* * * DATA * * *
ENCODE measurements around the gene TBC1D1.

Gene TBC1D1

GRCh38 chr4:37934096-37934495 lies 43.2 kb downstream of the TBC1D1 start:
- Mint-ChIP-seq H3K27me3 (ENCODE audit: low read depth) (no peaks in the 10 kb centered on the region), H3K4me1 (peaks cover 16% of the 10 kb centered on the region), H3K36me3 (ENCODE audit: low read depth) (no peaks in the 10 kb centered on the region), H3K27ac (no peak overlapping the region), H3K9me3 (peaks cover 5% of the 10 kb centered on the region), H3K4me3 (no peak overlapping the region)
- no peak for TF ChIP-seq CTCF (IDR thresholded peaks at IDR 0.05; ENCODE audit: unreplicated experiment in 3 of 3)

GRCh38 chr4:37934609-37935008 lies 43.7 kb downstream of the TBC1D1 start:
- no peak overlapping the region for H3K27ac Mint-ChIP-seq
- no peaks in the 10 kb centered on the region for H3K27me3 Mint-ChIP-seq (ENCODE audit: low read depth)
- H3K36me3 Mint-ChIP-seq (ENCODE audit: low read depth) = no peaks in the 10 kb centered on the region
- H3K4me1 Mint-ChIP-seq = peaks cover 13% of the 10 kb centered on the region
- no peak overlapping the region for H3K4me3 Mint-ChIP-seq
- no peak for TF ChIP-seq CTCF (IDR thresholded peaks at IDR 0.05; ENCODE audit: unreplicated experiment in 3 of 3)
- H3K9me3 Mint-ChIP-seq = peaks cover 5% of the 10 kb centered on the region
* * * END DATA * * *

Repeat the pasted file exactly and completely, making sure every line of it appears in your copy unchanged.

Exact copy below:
ENCODE measurements around the gene TBC1D1.

Gene TBC1D1

GRCh38 chr4:37934096-37934495 lies 43.2 kb downstream of the TBC1D1 start:
- Mint-ChIP-seq H3K27me3 (ENCODE audit: low read depth) (no peaks in the 10 kb centered on the region), H3K4me1 (peaks cover 16% of the 10 kb centered on the region), H3K36me3 (ENCODE audit: low read depth) (no peaks in the 10 kb centered on the region), H3K27ac (no peak overlapping the region), H3K9me3 (peaks cover 5% of the 10 kb centered on the region), H3K4me3 (no peak overlapping the region)
- no peak for TF ChIP-seq CTCF (IDR thresholded peaks at IDR 0.05; ENCODE audit: unreplicated experiment in 3 of 3)

GRCh38 chr4:37934609-37935008 lies 43.7 kb downstream of the TBC1D1 start:
- no peak overlapping the region for H3K27ac Mint-ChIP-seq
- no peaks in the 10 kb centered on the region for H3K27me3 Mint-ChIP-seq (ENCODE audit: low read depth)
- H3K36me3 Mint-ChIP-seq (ENCODE audit: low read depth) = no peaks in the 10 kb centered on the region
- H3K4me1 Mint-ChIP-seq = peaks cover 13% of the 10 kb centered on the region
- no peak overlapping the region for H3K4me3 Mint-ChIP-seq
- no peak for TF ChIP-seq CTCF (IDR thresholded peaks at IDR 0.05; ENCODE audit: unreplicated experiment in 3 of 3)
- H3K9me3 Mint-ChIP-seq = peaks cover 5% of the 10 kb centered on the region